| Nov 16, 2012
Guest post by Susan H. Heard, SPHR; vice president, Paradigm Group
In response to continually rising health insurance premiums that no longer respond adequately to tinkering with plan design or payroll deductions, and in the face of the national obesity epidemic (Tennessee being an epicenter), the concept of “wellness” has spawned an industry that delivers biometric screening, social media-based games, health coaching, and rewards for participation in wellness programs that range from company swag to premium discounts for employees. It seems intuitive that curbing unhealthy lifestyle habits will help forestall serious and expensive medical problems and may positively affect self-image, productivity and attendance.
Interesting research by Gallup scientists indicates that the physical wellness we are so focused on these days is just one aspect of health, and that the various elements – which include finances, relationships and job satisfaction – interact and are interdependent. Gaining the highest level of health depends on addressing all of these aspects. The research shows that while about 66% of us are doing well in at least one of the elements, only about 7% are thriving in all. That has me wondering if it is humanly possible to thrive in all. As an analogy, I’ve noticed that when I’m sticking to a healthy diet, working out faithfully, and keeping my closet tidy, I neglect to balance my checkbook. When my budget is in good shape, I've answered all my emails, and my car is staying fairly clean, I’m not getting to the gym as often.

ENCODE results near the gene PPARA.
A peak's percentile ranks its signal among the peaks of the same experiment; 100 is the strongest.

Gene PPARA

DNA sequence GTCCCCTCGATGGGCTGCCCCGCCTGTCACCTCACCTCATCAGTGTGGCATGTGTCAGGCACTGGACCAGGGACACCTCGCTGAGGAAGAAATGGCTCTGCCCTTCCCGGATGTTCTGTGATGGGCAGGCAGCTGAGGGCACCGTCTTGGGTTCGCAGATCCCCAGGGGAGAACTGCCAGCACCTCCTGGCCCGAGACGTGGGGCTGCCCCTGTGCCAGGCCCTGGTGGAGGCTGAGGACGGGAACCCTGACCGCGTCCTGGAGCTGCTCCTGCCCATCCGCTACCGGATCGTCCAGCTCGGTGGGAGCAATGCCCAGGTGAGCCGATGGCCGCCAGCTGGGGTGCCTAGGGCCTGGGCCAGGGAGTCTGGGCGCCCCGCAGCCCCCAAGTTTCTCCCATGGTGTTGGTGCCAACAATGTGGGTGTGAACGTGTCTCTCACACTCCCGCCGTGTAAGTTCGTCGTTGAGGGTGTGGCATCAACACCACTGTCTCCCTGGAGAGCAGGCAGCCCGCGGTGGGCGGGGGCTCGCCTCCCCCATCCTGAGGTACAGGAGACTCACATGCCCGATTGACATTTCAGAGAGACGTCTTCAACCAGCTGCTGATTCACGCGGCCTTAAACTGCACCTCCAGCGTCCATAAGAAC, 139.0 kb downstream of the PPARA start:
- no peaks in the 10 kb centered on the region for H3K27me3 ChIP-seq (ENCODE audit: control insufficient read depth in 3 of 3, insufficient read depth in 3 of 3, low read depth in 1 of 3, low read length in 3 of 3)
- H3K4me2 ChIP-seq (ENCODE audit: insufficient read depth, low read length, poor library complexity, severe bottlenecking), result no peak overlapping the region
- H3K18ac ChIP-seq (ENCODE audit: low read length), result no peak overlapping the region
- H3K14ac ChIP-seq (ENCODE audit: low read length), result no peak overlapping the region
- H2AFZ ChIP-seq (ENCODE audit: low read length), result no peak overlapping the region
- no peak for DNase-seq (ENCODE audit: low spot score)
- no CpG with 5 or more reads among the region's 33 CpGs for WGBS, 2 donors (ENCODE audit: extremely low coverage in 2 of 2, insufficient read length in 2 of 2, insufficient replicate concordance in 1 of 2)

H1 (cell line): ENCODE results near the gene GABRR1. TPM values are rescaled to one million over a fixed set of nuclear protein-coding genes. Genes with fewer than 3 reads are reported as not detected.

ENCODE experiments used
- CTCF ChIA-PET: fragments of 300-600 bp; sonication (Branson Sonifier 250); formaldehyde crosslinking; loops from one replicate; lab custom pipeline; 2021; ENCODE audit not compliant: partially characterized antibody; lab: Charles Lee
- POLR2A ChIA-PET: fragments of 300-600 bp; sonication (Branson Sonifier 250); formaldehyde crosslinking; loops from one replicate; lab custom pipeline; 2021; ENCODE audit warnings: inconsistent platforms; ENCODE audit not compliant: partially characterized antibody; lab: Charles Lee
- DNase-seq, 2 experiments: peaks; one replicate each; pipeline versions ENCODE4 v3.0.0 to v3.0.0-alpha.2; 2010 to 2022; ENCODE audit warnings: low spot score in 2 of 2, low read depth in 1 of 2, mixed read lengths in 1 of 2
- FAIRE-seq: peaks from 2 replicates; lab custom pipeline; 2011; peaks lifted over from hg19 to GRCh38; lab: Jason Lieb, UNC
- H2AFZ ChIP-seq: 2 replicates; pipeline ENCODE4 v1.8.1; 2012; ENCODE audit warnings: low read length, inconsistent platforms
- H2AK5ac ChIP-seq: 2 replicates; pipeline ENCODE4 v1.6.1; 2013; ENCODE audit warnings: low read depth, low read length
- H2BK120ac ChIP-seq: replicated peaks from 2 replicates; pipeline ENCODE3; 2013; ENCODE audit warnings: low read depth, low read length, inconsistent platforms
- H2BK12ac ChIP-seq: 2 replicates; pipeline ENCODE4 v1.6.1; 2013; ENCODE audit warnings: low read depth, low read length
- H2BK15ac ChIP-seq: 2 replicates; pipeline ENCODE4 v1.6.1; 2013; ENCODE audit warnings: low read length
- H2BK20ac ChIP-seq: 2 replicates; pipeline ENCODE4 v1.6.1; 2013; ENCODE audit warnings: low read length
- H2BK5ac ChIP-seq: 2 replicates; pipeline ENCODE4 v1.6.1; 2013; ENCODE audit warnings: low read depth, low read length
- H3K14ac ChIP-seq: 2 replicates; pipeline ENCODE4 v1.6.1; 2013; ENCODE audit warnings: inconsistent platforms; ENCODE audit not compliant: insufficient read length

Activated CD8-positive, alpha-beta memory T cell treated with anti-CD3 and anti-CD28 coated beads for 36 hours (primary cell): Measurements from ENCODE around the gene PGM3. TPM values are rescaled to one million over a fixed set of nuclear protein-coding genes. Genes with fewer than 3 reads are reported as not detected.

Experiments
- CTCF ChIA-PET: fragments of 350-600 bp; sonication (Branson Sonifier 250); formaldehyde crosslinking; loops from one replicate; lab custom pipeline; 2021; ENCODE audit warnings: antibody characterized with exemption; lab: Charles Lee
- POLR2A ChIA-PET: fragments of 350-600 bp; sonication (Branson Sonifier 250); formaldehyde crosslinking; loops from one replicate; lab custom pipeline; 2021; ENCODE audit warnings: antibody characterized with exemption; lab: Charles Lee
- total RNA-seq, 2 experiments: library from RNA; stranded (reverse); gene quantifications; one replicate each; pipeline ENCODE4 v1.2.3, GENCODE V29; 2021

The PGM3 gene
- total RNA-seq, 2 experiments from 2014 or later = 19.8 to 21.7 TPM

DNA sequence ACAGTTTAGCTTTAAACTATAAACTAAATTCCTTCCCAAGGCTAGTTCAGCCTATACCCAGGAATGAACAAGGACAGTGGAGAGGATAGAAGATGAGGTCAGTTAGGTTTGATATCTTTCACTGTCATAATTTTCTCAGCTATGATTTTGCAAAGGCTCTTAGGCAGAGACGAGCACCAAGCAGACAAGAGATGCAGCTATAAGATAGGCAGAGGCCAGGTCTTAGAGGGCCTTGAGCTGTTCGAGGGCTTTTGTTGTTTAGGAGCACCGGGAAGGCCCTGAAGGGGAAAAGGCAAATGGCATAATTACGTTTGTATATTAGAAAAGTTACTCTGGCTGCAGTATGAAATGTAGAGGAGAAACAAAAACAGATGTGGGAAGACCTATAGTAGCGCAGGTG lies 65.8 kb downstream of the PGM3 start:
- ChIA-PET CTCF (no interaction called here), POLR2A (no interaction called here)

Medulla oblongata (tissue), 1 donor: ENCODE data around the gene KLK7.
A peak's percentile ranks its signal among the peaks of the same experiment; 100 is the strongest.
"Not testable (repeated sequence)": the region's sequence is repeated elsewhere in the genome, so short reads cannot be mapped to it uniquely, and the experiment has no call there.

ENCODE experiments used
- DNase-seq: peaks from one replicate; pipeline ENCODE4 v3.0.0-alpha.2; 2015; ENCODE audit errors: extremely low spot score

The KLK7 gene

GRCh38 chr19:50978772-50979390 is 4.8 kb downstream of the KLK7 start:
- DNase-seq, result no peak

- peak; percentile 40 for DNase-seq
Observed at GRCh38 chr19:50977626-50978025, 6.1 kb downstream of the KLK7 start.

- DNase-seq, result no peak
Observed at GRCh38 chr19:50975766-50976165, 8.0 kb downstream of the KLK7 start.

As a member of the “you-can-have-it-all” generation of women, I’ve concluded that we really can have it all - just not necessarily all at the same time. Maybe the path to true health – not to mention serenity – is accepting that we really can thrive in all facets of wellness.
Susan Heard is one of five Nashville Area Chamber members answering your business questions in the Chamber's Ask the Expert program. Submit a question here.
Paradigm Group has been a Nashville Area Chamber of Commerce member since 1997.